• I’m having trouble understanding how the charts present more information than the color temperature tracking graph. What is this third dimension you allude to that is missing in the graph but not the chart?

    • Bear in mind you are looking at an article written 9 years ago when no one had digital displays and it was still mostly a CRT world. People knew so much less about the world of calibration back then. We used stone knives and bear skins at a time too. The graph showing color temp is trying to depict something that has two dimensions in the case of the CIE chart. The Graph is a one dimensional representation.

      Color Temperature be it 6500K or something else is represented by a line on a graph on the CIE chart. This line travels from green down to magenta. Anywhere along the line, the color temp is still the same 6500K. So if I tell you my color temp is 6500K … what am I actually telling you? Very little. You don’t know if the image is too green or too purple or just right. d65 is one point on this 6500K line. The line itself has an infinite number of points. In calibration, only one of these is correct.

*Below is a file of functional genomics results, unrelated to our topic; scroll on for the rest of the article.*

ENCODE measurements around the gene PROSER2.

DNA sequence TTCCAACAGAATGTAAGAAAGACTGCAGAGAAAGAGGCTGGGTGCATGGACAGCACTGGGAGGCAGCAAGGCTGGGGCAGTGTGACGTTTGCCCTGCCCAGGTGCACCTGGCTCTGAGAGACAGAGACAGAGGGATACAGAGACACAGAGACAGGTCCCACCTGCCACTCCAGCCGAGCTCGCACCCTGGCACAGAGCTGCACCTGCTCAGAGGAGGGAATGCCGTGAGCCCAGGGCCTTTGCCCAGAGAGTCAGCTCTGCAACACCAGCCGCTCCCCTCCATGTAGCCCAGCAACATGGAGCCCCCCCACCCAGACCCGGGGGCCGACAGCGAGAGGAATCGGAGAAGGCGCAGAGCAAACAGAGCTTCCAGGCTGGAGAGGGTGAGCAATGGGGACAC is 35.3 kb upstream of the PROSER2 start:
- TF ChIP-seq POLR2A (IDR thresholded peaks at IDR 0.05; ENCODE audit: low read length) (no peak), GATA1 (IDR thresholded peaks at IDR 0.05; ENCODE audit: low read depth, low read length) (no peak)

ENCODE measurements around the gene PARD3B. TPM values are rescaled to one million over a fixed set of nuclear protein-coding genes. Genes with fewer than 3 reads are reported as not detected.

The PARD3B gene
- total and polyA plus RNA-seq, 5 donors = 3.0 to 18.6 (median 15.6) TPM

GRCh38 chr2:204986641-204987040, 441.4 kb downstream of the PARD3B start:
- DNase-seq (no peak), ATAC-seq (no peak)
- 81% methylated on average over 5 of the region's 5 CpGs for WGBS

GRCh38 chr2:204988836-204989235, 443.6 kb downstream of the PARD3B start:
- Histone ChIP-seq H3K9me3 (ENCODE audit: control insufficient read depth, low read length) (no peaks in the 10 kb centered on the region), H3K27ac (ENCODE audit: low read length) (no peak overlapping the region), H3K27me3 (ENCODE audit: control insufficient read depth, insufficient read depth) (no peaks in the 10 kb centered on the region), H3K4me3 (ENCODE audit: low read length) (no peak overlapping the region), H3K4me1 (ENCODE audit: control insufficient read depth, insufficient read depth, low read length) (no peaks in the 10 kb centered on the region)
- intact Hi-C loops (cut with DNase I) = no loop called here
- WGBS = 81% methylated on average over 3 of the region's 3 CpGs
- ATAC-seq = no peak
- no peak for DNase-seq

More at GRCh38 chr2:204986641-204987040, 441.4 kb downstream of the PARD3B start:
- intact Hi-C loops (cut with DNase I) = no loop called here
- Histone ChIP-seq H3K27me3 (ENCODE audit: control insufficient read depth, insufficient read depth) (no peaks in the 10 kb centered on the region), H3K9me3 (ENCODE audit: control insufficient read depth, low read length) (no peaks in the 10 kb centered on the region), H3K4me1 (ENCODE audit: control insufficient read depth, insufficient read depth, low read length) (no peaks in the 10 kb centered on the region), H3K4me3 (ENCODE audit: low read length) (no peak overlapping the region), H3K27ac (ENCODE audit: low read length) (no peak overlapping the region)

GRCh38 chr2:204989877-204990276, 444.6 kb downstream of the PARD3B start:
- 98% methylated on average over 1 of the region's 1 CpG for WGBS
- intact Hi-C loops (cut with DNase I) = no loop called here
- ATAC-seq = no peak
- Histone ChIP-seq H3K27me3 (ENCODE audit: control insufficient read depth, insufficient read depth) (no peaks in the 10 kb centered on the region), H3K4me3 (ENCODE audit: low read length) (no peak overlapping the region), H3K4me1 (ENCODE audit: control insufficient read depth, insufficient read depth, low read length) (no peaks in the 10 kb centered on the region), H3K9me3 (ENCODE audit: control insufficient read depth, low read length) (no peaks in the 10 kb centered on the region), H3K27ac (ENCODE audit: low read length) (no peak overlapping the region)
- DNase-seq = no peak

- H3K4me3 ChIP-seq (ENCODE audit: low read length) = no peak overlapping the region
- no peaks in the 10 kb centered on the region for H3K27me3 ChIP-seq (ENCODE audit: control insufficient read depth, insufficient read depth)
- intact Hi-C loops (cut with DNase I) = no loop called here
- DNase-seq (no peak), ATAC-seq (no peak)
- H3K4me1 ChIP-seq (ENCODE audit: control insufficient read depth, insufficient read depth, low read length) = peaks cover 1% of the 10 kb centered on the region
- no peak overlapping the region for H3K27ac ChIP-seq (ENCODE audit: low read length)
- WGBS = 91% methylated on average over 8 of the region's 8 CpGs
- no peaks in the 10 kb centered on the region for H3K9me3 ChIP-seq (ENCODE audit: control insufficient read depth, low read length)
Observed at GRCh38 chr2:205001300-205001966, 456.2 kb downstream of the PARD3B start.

• ah, that makes sense! I conflated d65 with 6500K without knowing there was a difference. And point taken about the historical context of the article.

  • my previous post rested on the assumption that the 6500 color temperature value in the graph refers to a specific color coordinate. If this is not true, then I can understand your argument.